However, in the wake of Trump’s election, Duterte said, “I don’t want to quarrel anymore, because Trump has won.” On the April call, Trump addressed Duterte warmly by his first name, Rodrigo, and Duterte thanked Trump for his sentiments on Obama.
This week, Duterte was slated to be in Russia for a five-day trip, including a meeting with President Vladimir Putin, whom he has called his “favorite hero.” On Tuesday, Duterte announced from Moscow that he was cutting the trip short in light of his declaration of martial law and fighting between rebels and the government in Mindanao.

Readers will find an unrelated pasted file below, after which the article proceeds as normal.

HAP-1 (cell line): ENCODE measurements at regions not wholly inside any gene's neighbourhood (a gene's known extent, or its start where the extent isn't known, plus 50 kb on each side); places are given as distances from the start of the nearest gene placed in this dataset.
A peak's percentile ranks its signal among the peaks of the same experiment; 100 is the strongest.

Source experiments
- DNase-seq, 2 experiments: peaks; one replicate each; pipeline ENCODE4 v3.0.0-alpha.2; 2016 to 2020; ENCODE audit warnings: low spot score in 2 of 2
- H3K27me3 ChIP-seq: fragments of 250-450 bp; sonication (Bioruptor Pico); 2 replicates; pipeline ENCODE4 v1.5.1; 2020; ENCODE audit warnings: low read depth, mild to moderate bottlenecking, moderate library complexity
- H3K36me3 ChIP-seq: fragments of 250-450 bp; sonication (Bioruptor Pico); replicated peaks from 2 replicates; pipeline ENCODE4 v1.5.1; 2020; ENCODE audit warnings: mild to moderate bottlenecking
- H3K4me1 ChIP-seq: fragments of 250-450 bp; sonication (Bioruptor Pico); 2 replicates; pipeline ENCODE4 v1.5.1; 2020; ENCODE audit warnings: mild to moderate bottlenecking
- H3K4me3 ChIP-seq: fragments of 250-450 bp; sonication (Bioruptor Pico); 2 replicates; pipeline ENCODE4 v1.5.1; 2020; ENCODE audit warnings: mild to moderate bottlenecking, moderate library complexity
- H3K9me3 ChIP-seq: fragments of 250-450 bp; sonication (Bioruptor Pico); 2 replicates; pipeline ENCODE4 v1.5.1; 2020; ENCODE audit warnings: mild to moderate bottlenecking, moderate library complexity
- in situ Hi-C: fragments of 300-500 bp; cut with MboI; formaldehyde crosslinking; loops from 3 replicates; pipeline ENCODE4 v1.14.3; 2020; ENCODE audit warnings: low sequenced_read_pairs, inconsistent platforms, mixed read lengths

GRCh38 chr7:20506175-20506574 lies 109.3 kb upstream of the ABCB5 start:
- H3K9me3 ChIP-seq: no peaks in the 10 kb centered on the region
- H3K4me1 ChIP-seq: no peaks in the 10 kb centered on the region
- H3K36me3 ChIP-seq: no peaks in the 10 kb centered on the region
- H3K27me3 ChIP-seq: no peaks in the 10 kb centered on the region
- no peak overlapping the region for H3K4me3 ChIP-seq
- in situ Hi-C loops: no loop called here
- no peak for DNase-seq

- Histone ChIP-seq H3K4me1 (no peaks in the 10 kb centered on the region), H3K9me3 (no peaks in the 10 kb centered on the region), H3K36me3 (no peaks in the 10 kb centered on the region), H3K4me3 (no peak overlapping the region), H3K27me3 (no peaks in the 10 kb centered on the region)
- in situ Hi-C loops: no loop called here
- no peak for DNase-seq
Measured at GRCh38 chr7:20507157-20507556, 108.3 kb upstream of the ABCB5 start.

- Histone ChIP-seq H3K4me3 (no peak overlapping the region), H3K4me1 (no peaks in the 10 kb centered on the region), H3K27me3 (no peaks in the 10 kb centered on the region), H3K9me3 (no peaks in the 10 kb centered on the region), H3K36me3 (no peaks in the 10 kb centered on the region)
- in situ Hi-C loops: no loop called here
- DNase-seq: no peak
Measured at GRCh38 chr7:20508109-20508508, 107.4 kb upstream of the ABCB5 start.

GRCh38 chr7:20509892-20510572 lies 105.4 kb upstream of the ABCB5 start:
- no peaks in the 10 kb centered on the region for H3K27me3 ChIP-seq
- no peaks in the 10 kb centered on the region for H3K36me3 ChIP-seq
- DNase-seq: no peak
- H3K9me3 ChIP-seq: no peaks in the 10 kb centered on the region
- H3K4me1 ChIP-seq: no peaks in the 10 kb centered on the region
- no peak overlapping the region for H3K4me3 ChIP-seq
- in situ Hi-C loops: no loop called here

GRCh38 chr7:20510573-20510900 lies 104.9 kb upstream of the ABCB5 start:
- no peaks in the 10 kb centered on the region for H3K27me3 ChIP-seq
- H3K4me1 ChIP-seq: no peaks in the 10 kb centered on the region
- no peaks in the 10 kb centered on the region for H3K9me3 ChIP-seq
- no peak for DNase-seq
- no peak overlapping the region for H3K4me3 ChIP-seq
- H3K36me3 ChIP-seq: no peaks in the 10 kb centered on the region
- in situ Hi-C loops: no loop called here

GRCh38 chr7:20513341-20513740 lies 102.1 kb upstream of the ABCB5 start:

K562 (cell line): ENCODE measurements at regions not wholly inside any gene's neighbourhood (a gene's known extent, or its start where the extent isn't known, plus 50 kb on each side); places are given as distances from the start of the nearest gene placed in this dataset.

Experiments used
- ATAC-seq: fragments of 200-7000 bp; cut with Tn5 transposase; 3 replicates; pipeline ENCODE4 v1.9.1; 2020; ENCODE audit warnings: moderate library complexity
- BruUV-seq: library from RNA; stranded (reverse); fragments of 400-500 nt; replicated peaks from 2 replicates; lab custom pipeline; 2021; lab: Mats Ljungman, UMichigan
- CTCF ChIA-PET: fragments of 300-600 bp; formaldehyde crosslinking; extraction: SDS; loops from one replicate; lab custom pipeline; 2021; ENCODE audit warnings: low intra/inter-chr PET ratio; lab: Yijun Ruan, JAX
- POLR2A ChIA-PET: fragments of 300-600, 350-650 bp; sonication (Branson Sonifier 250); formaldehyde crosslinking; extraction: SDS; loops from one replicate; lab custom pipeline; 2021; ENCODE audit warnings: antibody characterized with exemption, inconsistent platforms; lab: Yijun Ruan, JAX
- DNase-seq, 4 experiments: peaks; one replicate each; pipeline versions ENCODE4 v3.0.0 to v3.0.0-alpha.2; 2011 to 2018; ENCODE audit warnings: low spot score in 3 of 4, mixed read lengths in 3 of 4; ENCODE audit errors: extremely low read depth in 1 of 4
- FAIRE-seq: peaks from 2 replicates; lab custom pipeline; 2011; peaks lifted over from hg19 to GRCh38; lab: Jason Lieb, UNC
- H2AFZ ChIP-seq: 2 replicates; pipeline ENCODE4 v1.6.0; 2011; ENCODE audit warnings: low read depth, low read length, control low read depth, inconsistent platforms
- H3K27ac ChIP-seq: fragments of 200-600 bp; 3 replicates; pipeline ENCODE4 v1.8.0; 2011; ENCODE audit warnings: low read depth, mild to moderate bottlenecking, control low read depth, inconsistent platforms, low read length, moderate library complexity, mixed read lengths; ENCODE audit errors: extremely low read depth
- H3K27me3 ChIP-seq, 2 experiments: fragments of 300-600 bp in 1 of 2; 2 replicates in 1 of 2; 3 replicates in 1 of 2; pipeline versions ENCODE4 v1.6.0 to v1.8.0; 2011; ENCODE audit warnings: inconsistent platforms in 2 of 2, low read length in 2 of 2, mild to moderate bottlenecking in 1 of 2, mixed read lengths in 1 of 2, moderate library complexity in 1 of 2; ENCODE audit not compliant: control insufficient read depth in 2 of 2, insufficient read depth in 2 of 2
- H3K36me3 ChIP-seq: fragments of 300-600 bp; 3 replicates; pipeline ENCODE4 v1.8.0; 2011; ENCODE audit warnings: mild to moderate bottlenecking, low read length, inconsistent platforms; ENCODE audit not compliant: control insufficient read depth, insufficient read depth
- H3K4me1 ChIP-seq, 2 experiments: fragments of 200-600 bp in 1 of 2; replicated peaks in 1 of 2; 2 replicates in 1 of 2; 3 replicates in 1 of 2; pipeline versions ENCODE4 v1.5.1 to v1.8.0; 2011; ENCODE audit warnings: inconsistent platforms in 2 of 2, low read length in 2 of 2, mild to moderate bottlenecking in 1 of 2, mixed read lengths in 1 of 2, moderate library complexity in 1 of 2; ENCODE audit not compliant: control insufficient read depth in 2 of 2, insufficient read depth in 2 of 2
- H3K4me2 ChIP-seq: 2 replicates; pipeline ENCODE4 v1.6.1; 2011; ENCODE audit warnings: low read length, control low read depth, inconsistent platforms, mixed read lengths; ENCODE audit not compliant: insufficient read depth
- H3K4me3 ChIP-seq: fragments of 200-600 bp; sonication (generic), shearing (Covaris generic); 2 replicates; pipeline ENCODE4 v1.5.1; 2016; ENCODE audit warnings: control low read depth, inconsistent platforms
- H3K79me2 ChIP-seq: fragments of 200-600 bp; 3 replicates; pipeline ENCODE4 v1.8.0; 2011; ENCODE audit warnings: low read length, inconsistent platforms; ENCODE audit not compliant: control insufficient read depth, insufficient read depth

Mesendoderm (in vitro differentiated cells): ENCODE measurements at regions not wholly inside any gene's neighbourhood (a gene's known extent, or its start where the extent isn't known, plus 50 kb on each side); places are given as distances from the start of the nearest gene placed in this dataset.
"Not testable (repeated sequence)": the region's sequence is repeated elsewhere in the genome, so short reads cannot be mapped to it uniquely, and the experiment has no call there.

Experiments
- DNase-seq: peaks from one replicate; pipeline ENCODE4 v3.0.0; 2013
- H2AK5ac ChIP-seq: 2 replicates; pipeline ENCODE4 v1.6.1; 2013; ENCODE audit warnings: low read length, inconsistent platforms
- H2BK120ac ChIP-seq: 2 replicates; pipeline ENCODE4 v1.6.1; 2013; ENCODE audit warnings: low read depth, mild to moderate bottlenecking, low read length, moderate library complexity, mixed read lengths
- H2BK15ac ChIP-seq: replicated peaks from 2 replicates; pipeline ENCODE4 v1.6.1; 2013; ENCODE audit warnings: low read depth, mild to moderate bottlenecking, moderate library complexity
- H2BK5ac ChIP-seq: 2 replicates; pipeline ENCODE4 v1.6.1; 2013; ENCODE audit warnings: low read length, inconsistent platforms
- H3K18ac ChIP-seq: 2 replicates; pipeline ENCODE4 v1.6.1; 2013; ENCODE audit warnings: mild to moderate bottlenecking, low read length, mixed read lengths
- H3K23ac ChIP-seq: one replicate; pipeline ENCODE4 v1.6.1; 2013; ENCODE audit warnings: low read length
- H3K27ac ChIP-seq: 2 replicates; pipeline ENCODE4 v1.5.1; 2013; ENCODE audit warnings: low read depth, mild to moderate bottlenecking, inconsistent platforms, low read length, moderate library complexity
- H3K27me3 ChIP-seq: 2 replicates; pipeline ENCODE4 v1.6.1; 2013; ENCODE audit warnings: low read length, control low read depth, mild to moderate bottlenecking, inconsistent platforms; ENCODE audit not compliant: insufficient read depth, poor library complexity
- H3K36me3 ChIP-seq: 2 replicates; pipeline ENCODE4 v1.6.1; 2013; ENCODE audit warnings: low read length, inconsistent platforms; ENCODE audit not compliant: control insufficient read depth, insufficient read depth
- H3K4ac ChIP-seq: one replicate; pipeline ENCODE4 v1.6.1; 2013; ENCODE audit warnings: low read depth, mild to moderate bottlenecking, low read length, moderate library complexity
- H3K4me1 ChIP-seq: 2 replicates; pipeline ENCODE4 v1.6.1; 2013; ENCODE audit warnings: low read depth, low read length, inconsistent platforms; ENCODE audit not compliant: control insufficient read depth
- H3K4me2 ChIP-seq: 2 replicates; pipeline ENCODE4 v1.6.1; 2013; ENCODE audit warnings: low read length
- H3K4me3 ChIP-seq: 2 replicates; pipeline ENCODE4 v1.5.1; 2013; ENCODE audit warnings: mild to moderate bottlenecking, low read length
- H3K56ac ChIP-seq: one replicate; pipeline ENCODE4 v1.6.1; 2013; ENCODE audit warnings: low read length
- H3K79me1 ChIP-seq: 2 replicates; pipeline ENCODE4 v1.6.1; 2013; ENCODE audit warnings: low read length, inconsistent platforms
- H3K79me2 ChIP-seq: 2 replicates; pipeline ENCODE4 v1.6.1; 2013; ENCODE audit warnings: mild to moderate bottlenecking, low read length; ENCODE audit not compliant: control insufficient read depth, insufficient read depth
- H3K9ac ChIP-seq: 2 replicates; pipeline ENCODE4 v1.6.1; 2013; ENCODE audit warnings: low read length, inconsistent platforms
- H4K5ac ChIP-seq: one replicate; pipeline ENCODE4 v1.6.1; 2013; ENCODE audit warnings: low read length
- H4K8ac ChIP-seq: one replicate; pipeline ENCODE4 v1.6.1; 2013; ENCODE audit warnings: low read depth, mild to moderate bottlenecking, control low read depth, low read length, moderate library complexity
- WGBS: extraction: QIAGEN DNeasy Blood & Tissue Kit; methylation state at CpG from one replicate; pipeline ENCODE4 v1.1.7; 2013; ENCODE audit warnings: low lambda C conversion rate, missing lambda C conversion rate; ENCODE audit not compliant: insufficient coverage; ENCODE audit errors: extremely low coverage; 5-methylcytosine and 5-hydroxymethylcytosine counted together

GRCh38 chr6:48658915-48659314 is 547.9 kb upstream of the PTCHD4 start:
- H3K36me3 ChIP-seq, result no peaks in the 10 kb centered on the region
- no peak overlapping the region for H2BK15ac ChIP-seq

Following the call last month, the White House publicly described a “very friendly conversation” that culminated with an invitation for an Oval Office meeting. “To endorse Duterte is to endorse a man who advocates mass murder and who has admitted to killing people himself,” said John Sifton, the Asia advocacy director for Human Rights Watch, reacting to the transcript. “Endorsing his methods is a celebration of the death of the poor and vulnerable.”
Duterte’s police killings are widely recognized by the international community as an ongoing atrocity. The “war on drugs” has drawn condemnation from the United Nations Special Rapporteur on extrajudicial killings, and last month a Philippine lawyer filed a complaint with the International Criminal Court accusing Duterte of mass murder and crimes against humanity. The State Department’s annual human rights report acknowledges thousands of “extrajudicial killings” with impunity and calls them the country’s “chief human rights concern.”